Mihi - Rangitāne

Ko Ruahine me Tararua ngā maunga e korowaitia tō mātou kura

Ko Whārite te taumata 

Ko Manawatū te awa e rere nei

Ko Kurahaupo te waka e hoe nei

Ko Rangitāne te mana whenua

Ko Ashhurst te kura

Ko mātou o te kura e whakanui i ngā tohu whenua o Rangitāne whānui

Our school pepeha is a way of us acknowledging the landmarks of our place in Aotearoa New Zealand. Te Apiti is recognised in the pepeha of our school as the pinnacle of success and the peak we are striving for due to it being the highest peak in our rohe. We have included the mountains that reside next to our school. The Manawatū river which flows through our area is acknowledged for the contribution it makes to the land which surrounds our school. We are acknowledging Kurahaupo as the waka that brought Rangitāne tangata to the area and the school as Otāngaki, it's te reo Māori translation. The final line allows us as a school to say we acknowledge all the important landmarks of the Rangitāne.

 

Waharoa

THE CARVED ENTRANCE WAY TO ASHHURST SCHOOL

Erected on 27 April 1990

The entrance way, first proposed to the Ashhurst School Board of Trustees by its Maori Support Group, was erected in consultation with Rangitane as tangata whenua of the area.  Rangitane advised the Board through John Bevan Ford who also supported the carver, Murray Green, during the work.

THE CARVER

Murray Green is of Tainui descent.  He acquired his skill as a carver as an Access trainee working under the direction of Paki Harrison at Te Awamutu.  Murray later tutored in carving at the Waipa Kokiri Arts and Crafts Centre.

THE CARVING

At the base of the carving are descending kotuku, derived from the symbol of the 1990 commemorations.  These figures acknowledge the support of the Lotteries Board through the New Zealand 1990 Commission for this project.

The waewae, or sides of the carving, depict female and male figures on the left and right respectively.  At one level they are symbolic of the children entering Ashhurst School.  The School’s educational purpose is represented by the open book at the centre of the korupe (cross-piece).  Also on the korupe are double spiral patterns suggesting partnership between the peoples of New Zealand.  The pakura (parallel curved strokes) between the spirals depict the passage of years as the children develop in learning.  This is shown at the ends of the korupe, which also symbolise the guardianship of the School.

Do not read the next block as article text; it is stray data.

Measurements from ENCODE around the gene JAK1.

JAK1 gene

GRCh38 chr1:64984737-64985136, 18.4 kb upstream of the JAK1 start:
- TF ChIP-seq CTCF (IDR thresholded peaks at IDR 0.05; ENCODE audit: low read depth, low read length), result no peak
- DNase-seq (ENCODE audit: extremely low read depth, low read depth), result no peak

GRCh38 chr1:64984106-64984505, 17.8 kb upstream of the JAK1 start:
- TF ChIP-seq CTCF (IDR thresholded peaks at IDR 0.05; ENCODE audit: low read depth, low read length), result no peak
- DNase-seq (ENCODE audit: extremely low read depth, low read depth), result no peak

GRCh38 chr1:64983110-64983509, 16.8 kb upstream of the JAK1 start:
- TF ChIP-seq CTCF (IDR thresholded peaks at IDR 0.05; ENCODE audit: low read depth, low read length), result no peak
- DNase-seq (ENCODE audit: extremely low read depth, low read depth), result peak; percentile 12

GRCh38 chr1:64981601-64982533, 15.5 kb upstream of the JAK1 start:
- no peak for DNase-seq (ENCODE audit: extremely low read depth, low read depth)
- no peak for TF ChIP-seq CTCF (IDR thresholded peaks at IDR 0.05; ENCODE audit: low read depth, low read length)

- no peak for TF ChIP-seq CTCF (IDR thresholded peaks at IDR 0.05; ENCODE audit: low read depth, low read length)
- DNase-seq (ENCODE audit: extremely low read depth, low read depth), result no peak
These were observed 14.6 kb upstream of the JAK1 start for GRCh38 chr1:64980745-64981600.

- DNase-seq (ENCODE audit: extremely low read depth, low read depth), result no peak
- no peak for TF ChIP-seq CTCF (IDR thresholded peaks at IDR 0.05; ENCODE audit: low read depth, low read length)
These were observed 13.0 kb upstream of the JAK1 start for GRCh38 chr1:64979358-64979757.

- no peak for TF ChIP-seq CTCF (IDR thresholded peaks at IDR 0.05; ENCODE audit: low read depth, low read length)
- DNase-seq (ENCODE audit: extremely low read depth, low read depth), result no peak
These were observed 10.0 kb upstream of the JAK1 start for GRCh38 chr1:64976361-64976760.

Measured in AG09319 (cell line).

At another level, the carving also depicts the traditional store of Take and the Kete aronui, or three baskets of knowledge.  In that story Tāne, the progenitor of human beings, sought knowledge for them from the heavens.  In this he was opposed by his brother Whiro, but Tāne was assisted in his quest by the guarding Huru-tea-a-rangi (white glow of the heavens).  She was at home in those regions, and made it easier for Tāne to perform his task.  Tāne is depicted on the right, and Huru-tea-a-rangi, watching him, on the left.

It is in allusion to this story, and to the educational role of the School, that Rangitane have given the entrance way it’s name, He kuwaha ki the ketearonui, the door to life’s knowledge.

 

Ashhurst School Tikanga

 

Welcoming New Students/Whānau/Staff

Waharoa

Waharoa sessions are weekly transition classes for enroled children and their whānau. Children will attend sessions in the term closest to their 5th birthday. These sessions give children the opportunity to experience time with their teacher and peers and allow them to adjust to classroom learning and routines. Once children have completed their Waharoa sessions, they will then be able to attend two class visits in the two weeks prior to them starting school. 


 
Mihi Whakatau

At the beginning of each term, we celebrate and welcome the arrival of all kaiako hou (new staff), whānau (families) and tauira (students) to our Kura. 

Manuhiri (guests), the group you will be a part of, will be seated on chairs on the blue court.

A School representative will be there to ensure you know the process.

Our school's Kaikōrero (speaker) will speak in te reo māori only, and the school will waiata tautoko (sing to support) the Kaikōrero.

All new staff will speak to the school and introduce themselves when this has finished. This can be done in English or te reo māori or any other language they are fluent in. This is an opportunity for any parents to also speak on behalf of their children.

Once all the adults have spoken, the manuhiri group can sing a waiata to tautoko (support) their speakers. This is not compulsory. 

Once the waiata has concluded, the Rangatira o te Kura (the school leaders) will approach and greet the children, staff, and parents with a hug, hongi, or handshake. 

The Manuhiri (guests) are now part of the school and will join the rōpū (group), and Heath Chittenden will speak to finish the proceedings.